Euphemism for a campaign to force a population from a region by expulsions and other violence often including killings and rapes. The term came to prominence in former Yugoslavia during the 1990s to whitewash atrocities of warring ethnic groups, then usage spread to other conflicts. AP does not use "ethnic cleansing" on its own. It must be enclosed in quotes, attributed and explained. ...My online editorial style manual notes that ethnic cleansing and genocide are sometimes confused.
The broader term, ethnic cleansing is a euphemism for a campaign to force an unwanted ethnic or religious group from a region by expulsions, forced migration, intimidation or other violence, often including rapes or killings (genocide). ... Genocide is the deliberate and systematic destruction of a racial, religious, political, or cultural group.The AP manual also has a revised entry for Indians:
American Indian or Native American is acceptable for those in the U.S. Follow the person's preference. Where possible, be precise and use the name of the tribe: He is a Navajo commissioner. In stories about American Indians, such words as wampum, warpath, powwow, teepee, brave, squaw, etc., can be disparaging and offensive. In Alaska, the indigenous groups include Aleuts, Eskimos and Indians, collectively known as Alaska Natives.My online style manual--under the American Indian, Eskimo entry--provides similar advice but includes other suggestions:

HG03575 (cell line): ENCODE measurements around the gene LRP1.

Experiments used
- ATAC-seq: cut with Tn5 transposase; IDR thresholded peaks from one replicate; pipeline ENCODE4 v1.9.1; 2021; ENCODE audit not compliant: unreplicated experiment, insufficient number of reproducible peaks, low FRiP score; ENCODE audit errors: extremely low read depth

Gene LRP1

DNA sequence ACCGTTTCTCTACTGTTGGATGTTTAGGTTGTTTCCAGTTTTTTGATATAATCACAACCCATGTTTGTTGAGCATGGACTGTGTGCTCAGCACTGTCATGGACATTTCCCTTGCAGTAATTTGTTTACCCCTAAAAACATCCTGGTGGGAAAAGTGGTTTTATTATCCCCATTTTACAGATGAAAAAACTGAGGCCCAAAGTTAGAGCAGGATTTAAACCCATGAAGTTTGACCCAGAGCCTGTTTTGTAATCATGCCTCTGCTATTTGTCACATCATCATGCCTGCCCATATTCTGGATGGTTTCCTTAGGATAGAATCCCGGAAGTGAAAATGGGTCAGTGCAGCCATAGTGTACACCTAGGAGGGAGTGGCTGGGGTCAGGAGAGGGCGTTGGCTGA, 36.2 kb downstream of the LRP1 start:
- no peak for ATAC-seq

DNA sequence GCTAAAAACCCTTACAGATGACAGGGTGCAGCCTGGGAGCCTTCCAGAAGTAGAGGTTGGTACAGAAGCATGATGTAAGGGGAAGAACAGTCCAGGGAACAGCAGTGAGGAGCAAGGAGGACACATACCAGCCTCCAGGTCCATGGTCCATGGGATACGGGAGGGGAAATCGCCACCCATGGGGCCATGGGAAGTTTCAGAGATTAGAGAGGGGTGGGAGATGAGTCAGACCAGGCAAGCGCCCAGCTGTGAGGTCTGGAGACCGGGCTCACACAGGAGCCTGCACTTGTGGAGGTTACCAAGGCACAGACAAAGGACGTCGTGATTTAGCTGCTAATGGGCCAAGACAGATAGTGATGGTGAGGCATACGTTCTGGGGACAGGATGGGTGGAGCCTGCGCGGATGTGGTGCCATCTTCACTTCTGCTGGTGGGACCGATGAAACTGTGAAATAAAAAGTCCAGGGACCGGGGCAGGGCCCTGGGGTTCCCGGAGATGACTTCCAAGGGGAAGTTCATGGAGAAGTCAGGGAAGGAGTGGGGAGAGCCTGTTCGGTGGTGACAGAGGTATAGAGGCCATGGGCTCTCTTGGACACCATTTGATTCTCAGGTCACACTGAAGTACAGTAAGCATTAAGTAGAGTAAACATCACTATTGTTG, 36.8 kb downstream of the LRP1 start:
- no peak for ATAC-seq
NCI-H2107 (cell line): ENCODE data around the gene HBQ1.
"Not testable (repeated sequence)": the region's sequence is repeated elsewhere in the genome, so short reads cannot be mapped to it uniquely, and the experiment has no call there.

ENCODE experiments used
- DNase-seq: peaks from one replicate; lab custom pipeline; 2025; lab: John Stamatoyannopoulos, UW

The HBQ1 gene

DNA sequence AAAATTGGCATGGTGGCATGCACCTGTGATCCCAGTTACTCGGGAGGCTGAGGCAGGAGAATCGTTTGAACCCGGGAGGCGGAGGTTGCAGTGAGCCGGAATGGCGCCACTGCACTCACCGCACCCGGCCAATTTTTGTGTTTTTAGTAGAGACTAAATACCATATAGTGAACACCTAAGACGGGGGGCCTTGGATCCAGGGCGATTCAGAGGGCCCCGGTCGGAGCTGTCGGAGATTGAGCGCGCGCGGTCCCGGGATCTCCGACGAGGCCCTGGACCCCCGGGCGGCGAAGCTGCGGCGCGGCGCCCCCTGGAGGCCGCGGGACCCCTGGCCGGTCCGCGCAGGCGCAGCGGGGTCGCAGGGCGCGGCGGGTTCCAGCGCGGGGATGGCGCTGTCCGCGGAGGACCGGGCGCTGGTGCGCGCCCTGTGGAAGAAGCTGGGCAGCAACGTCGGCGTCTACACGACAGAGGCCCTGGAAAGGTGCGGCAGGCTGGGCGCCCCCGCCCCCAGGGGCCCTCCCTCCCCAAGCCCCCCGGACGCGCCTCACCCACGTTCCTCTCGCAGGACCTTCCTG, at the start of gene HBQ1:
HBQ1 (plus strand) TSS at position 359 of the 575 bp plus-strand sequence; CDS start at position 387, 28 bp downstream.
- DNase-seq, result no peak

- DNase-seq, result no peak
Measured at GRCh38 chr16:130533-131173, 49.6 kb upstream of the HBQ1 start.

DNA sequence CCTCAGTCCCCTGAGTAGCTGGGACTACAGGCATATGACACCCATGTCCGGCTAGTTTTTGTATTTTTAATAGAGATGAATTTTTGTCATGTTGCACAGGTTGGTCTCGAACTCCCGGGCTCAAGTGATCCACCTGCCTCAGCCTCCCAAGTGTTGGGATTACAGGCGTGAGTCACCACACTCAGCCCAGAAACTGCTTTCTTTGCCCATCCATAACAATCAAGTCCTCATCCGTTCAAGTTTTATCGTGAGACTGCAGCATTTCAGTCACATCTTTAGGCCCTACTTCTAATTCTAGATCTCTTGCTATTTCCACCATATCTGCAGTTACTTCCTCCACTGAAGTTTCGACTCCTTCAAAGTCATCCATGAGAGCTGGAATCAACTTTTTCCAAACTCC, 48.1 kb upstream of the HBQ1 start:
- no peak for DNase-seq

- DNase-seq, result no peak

American Indian and Native American are synonymous. Preferences differ among indigenous people in the United States and Western Hemisphere. When in doubt about how to refer to a person's race or cultural or ethnic identity, ask the person in question what is preferred. But beware that Indians also refers to people who live in India.
When possible, use national (or tribal) affiliation rather than generic American Indian or Native American: Navajo, Hopi, Muckleshoot. For Eskimos and Aleuts in Alaska, Alaska Native is preferred to American Indian. Don't use such disparaging words as wampum, warpath, powwow and squaw.
To specify someone was born in the United States but isn't Native American, use native-born. Lowercase native when it stands alone.The AP guide also lists, simply: man-made. I assume AP is noting that the word includes a hyphen. My style manual includes the hyphenated form, but it adds this advice:
Outdated term. Use artificial, handmade, synthetic or manufactured instead.AP also added phobia, with this advice:
An irrational, uncontrollable fear, often a form of mental illness. Examples: acrophobia, a fear of heights, and claustrophobia, a fear of being in small, enclosed spaces. Do not use in political or social contexts: homophobia, Islamophobia.My style guide doesn't have a similar entry. AP apparently thinks adding phobia to politically charged words shows bias. I'm still thinking about that. Using the shorthand references to homophobia, Islamophobia and similar terms is a quick way to name an irrational "fear." But doing that also simplifies, perhaps too much, various complex attitudes.
AP also added froufrou (with a definition), landline (one word, no hyphen), mahjong (preferred spelling, with no hyphen), and wildfires (with advice on describing the size of fires).